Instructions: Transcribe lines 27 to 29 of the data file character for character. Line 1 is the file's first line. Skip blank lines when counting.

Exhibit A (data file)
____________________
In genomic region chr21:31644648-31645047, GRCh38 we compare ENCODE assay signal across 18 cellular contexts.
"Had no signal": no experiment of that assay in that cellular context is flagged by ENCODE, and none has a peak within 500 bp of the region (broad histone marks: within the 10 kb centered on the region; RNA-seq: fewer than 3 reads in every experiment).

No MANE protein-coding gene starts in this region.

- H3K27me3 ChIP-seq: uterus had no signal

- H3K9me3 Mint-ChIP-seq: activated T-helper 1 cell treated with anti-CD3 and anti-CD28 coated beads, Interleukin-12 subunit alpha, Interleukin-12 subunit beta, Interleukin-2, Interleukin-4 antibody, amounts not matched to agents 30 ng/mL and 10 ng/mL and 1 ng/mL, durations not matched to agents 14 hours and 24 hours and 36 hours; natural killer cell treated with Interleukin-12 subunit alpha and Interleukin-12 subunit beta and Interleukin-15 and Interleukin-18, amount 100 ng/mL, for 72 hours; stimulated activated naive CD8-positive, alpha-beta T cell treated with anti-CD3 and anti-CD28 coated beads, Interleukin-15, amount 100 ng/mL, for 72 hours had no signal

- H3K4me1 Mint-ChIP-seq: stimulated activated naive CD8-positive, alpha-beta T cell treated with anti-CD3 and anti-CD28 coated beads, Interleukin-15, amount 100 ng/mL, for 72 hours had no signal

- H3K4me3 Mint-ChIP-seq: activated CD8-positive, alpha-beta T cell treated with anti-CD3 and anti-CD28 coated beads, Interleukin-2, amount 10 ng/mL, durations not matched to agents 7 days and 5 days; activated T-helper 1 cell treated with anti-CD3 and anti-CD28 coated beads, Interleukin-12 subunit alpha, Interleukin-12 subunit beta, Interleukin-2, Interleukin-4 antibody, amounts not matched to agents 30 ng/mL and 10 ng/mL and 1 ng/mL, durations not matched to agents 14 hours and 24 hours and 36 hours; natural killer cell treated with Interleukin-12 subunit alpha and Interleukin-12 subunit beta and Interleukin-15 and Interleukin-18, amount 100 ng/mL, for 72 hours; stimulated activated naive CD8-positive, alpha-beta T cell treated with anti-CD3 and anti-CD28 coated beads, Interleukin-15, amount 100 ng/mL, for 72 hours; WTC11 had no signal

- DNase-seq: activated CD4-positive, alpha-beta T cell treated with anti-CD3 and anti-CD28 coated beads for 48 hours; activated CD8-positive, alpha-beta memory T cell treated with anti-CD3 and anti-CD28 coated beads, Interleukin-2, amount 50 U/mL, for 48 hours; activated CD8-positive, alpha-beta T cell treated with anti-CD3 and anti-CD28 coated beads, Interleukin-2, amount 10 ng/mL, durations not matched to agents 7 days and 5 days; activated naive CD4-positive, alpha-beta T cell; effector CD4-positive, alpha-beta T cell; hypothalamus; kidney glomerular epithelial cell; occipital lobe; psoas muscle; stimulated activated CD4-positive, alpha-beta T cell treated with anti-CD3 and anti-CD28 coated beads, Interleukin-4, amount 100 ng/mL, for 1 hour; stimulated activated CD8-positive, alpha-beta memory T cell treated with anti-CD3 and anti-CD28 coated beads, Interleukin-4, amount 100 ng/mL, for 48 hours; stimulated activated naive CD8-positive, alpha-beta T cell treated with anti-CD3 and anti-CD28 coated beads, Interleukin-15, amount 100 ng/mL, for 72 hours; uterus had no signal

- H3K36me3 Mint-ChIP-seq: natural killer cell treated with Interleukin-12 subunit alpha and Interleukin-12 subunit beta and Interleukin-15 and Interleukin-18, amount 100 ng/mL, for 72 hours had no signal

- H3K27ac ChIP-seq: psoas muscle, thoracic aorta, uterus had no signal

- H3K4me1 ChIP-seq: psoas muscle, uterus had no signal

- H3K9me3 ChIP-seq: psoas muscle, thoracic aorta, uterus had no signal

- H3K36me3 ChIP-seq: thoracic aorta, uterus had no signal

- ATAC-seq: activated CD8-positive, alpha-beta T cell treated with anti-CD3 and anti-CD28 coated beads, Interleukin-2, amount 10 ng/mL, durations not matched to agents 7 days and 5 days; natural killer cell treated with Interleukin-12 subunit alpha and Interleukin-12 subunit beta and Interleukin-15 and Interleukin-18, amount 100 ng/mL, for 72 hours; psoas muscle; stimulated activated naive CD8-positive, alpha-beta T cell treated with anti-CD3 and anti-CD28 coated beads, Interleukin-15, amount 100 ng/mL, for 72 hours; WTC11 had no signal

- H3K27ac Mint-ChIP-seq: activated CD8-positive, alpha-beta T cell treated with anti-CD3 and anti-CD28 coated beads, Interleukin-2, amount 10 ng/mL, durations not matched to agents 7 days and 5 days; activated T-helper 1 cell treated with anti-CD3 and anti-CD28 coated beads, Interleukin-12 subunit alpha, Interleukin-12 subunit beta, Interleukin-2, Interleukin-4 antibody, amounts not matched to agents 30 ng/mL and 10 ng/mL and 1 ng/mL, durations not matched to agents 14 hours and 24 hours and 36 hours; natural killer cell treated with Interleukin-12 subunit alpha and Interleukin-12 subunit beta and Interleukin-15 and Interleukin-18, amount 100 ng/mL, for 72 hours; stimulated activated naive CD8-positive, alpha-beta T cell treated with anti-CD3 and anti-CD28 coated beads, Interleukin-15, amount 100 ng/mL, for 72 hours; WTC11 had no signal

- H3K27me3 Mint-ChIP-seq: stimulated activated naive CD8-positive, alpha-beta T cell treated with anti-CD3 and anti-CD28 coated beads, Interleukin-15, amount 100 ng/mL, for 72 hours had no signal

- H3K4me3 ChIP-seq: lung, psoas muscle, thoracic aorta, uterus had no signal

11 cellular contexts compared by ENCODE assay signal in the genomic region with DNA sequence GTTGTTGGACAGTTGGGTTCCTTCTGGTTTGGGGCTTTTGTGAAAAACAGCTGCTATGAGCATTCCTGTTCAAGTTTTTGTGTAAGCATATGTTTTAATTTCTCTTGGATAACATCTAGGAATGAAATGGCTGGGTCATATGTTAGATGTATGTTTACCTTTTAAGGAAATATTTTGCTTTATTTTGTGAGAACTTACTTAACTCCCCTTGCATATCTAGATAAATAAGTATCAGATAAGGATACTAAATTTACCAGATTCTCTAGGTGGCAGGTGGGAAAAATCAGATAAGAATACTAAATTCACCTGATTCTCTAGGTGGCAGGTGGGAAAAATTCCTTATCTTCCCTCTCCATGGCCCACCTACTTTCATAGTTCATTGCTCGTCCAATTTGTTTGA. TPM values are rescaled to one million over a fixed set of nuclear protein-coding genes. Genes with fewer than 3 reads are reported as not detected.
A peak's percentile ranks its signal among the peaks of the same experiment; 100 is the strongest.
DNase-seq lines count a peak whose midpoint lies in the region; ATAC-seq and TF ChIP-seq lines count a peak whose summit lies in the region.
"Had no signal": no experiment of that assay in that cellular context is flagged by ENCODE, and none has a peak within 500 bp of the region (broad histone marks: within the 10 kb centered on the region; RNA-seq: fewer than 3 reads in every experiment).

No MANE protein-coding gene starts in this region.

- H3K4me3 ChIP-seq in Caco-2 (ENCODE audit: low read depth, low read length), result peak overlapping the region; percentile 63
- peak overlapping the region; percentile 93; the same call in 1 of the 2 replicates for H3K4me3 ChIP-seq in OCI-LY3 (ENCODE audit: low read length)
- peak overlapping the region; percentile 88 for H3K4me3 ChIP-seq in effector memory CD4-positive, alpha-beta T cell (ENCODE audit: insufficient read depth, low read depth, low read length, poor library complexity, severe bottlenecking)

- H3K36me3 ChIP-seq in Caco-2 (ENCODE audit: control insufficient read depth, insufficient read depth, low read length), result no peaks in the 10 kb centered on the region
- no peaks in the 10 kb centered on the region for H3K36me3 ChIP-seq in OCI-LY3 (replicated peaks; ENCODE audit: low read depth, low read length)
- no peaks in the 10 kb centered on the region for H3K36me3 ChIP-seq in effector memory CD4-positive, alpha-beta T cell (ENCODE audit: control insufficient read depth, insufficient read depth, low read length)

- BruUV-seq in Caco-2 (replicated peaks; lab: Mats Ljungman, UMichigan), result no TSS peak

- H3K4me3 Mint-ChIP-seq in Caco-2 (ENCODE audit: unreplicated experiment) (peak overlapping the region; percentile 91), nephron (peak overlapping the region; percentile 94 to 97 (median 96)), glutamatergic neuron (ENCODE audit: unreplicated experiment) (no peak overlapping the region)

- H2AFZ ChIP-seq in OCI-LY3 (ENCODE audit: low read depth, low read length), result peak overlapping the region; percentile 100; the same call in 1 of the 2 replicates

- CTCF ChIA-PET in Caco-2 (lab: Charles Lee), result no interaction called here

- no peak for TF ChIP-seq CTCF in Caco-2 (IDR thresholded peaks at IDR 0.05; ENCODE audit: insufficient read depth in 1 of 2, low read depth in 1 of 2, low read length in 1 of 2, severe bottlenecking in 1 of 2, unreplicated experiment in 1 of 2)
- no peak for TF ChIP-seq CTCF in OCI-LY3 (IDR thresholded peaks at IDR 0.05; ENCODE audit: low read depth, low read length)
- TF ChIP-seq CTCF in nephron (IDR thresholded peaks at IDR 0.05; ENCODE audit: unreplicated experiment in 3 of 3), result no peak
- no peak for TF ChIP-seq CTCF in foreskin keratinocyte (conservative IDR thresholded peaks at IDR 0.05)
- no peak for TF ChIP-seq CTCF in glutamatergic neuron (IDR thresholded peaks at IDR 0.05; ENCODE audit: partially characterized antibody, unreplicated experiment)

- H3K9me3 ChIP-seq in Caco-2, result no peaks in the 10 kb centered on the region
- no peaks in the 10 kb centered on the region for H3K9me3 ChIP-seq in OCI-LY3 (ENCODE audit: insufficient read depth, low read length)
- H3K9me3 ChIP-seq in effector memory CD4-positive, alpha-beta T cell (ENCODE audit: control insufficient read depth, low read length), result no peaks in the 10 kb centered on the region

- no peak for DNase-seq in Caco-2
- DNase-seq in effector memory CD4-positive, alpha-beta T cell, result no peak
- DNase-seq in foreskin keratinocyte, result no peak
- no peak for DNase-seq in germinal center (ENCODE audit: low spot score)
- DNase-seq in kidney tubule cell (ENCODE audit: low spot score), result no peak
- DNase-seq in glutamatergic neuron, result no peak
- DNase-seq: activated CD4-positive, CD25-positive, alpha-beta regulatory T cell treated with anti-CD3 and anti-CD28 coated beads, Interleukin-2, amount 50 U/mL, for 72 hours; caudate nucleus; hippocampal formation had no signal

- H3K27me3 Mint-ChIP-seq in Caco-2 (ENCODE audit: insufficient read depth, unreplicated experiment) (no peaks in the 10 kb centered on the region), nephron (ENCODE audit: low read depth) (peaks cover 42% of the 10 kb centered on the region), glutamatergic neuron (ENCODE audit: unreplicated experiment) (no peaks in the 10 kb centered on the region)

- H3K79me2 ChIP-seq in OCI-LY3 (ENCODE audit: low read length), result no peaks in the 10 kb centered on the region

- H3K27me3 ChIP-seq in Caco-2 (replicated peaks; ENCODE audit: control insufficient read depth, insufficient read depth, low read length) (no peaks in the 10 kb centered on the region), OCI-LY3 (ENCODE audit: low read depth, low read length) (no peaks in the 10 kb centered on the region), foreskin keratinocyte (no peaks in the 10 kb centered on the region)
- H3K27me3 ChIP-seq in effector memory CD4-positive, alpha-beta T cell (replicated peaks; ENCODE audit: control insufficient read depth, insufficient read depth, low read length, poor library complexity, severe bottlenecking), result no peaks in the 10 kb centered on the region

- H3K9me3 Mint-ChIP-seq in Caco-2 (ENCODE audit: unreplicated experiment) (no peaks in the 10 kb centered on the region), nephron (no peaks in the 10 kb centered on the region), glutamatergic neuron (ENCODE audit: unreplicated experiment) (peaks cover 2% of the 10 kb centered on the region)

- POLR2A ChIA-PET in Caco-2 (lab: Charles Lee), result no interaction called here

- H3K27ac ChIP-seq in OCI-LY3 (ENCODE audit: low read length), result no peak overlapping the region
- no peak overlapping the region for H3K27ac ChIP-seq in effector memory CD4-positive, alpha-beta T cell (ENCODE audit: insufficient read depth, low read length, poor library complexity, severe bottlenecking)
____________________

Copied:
- no peaks in the 10 kb centered on the region for H3K36me3 ChIP-seq in OCI-LY3 (replicated peaks; ENCODE audit: low read depth, low read length)
- no peaks in the 10 kb centered on the region for H3K36me3 ChIP-seq in effector memory CD4-positive, alpha-beta T cell (ENCODE audit: control insufficient read depth, insufficient read depth, low read length)

- BruUV-seq in Caco-2 (replicated peaks; lab: Mats Ljungman, UMichigan), result no TSS peak